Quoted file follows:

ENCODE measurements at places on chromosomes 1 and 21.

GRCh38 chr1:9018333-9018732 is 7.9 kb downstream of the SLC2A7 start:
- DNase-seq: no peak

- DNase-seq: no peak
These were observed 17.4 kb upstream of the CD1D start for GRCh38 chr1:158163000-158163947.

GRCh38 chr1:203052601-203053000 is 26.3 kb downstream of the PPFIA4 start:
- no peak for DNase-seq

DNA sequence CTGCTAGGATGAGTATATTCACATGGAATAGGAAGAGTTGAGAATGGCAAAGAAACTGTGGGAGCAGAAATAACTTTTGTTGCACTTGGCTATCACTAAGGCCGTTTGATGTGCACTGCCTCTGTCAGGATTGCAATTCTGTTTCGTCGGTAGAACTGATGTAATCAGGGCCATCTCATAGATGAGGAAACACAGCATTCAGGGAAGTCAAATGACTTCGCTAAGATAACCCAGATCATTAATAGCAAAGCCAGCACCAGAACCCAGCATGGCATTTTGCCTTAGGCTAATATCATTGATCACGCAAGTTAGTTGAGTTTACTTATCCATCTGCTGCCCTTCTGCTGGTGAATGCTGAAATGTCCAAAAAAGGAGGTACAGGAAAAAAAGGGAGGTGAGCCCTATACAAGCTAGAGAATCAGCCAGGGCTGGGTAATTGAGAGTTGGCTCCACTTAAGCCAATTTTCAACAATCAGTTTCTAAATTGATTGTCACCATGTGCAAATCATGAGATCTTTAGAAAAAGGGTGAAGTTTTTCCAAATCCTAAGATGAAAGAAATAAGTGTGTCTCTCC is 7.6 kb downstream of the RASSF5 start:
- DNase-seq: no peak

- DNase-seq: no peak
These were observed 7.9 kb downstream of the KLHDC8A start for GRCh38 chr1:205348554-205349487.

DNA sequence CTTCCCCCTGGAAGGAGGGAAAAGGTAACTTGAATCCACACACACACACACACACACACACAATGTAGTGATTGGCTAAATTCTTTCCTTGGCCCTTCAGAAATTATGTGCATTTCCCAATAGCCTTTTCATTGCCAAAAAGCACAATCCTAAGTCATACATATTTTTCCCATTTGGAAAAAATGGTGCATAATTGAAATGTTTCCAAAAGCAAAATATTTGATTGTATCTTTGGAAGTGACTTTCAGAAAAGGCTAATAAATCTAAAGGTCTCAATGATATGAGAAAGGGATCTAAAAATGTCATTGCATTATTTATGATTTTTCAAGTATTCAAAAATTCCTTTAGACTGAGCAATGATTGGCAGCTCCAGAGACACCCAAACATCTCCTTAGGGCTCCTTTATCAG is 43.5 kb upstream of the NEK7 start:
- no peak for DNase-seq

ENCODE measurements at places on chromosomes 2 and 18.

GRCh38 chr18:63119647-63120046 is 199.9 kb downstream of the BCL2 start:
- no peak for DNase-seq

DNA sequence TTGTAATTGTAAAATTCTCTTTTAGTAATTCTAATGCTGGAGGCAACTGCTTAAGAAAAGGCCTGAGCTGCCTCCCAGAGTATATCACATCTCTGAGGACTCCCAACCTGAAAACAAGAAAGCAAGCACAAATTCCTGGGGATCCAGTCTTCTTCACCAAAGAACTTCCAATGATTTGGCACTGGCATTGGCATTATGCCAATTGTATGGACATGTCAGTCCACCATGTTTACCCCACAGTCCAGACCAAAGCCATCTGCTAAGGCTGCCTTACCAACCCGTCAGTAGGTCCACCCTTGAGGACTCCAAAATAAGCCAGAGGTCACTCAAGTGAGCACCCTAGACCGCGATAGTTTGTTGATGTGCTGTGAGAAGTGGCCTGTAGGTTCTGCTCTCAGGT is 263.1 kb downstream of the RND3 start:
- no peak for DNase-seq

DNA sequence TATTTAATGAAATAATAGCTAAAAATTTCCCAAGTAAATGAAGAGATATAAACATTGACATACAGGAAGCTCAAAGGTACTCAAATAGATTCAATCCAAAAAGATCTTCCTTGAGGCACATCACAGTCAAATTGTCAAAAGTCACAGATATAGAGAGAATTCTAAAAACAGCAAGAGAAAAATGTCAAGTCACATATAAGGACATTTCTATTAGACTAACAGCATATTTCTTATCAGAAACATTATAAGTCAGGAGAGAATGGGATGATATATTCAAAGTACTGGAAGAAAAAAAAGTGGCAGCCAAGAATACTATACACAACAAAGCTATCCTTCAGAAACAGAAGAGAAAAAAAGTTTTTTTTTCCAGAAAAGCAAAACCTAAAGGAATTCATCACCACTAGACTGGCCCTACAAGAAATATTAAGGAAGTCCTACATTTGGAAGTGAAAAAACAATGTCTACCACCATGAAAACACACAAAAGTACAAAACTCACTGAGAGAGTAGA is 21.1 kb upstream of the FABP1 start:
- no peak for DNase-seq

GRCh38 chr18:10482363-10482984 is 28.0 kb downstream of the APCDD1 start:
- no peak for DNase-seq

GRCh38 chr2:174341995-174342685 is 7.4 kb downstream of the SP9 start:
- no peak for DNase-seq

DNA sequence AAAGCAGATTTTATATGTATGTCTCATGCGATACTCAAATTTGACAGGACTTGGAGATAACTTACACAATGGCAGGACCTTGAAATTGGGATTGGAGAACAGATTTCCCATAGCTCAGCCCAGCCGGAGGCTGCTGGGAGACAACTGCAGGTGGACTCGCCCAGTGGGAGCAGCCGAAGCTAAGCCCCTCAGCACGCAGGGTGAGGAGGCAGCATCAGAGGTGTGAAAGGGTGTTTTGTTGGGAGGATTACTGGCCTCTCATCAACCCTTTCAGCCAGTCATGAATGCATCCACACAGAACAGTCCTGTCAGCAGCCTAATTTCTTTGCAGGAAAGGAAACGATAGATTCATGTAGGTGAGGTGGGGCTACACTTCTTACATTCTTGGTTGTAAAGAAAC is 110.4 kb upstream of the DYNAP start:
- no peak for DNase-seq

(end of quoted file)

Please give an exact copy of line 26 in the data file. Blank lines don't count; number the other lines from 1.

- no peak for DNase-seq